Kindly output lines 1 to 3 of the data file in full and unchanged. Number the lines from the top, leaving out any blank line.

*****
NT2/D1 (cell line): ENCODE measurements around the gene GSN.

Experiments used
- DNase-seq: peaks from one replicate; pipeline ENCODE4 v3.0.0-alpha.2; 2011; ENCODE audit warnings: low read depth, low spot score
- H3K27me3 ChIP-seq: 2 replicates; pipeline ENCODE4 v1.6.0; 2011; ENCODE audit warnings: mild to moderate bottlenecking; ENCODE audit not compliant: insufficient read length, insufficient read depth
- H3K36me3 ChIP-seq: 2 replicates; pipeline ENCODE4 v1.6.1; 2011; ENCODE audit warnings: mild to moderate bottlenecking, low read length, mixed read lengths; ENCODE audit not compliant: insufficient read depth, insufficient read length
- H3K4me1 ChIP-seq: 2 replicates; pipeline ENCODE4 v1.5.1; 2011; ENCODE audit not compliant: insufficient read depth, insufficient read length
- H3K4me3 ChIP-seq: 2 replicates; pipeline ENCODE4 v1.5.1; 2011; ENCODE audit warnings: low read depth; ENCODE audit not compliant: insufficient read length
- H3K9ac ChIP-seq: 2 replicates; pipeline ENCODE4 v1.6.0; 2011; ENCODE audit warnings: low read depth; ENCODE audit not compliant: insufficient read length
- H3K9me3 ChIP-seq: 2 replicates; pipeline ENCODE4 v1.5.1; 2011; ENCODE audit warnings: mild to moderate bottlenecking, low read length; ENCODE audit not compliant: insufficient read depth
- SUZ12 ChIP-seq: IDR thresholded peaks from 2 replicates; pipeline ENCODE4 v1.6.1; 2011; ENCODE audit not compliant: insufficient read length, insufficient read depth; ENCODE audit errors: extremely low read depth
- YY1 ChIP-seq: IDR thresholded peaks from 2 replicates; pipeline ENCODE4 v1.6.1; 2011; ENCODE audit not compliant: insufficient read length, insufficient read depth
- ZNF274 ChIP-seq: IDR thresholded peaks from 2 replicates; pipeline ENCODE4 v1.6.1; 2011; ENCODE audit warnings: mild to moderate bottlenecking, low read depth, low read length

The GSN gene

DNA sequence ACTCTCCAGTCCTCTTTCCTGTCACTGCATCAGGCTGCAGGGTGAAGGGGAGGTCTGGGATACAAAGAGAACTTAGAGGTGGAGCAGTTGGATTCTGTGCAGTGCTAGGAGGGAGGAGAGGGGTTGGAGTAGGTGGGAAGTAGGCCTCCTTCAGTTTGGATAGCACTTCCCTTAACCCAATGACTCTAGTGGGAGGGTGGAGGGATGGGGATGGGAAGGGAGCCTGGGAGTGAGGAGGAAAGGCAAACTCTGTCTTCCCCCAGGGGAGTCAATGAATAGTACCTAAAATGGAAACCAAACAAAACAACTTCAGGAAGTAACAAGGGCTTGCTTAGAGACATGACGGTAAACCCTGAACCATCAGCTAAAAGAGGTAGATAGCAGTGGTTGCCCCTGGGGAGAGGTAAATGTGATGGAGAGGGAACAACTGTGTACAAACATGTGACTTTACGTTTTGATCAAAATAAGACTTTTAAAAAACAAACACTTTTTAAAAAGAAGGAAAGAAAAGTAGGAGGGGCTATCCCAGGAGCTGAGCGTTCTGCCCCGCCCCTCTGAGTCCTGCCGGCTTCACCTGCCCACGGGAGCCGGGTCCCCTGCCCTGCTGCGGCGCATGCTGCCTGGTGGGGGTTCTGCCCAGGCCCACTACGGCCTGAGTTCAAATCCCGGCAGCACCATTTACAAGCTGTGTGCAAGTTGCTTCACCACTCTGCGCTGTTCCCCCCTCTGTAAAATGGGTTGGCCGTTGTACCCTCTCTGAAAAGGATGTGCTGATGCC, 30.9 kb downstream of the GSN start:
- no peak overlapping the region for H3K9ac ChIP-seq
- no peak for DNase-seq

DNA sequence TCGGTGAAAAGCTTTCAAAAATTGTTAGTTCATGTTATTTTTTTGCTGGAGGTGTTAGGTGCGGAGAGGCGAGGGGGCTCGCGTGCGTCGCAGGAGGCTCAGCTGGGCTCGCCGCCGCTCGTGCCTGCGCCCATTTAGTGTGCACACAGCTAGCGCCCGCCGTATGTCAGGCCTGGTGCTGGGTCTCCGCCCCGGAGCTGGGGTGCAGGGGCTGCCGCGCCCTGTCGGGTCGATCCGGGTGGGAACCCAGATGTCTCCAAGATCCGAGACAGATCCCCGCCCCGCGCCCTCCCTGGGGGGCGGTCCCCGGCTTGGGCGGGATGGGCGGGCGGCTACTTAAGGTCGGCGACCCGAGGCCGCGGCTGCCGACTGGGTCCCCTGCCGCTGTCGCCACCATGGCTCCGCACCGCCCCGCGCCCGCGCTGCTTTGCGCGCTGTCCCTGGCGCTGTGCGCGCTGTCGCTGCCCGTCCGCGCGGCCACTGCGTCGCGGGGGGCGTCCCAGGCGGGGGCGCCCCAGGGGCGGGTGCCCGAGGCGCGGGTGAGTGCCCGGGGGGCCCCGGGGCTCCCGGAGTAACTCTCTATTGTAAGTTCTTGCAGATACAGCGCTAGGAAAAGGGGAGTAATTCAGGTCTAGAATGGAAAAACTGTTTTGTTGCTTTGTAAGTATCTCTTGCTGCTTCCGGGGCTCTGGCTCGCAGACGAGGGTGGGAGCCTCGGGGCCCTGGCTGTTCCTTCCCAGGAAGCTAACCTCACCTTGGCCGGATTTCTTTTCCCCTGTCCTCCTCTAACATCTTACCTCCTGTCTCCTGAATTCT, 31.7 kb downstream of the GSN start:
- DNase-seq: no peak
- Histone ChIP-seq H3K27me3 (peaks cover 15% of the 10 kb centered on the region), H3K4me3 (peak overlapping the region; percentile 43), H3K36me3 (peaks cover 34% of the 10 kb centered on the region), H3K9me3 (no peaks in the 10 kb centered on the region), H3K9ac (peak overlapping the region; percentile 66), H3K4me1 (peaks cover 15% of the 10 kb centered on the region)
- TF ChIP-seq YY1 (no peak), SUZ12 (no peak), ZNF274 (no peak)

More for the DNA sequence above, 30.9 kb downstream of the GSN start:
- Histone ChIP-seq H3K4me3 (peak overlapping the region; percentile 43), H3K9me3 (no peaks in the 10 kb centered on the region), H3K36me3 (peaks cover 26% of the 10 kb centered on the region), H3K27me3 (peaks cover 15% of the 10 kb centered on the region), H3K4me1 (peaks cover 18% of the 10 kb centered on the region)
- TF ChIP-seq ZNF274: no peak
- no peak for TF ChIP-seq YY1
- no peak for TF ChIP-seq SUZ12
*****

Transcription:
NT2/D1 (cell line): ENCODE measurements around the gene GSN.

Experiments used
- DNase-seq: peaks from one replicate; pipeline ENCODE4 v3.0.0-alpha.2; 2011; ENCODE audit warnings: low read depth, low spot score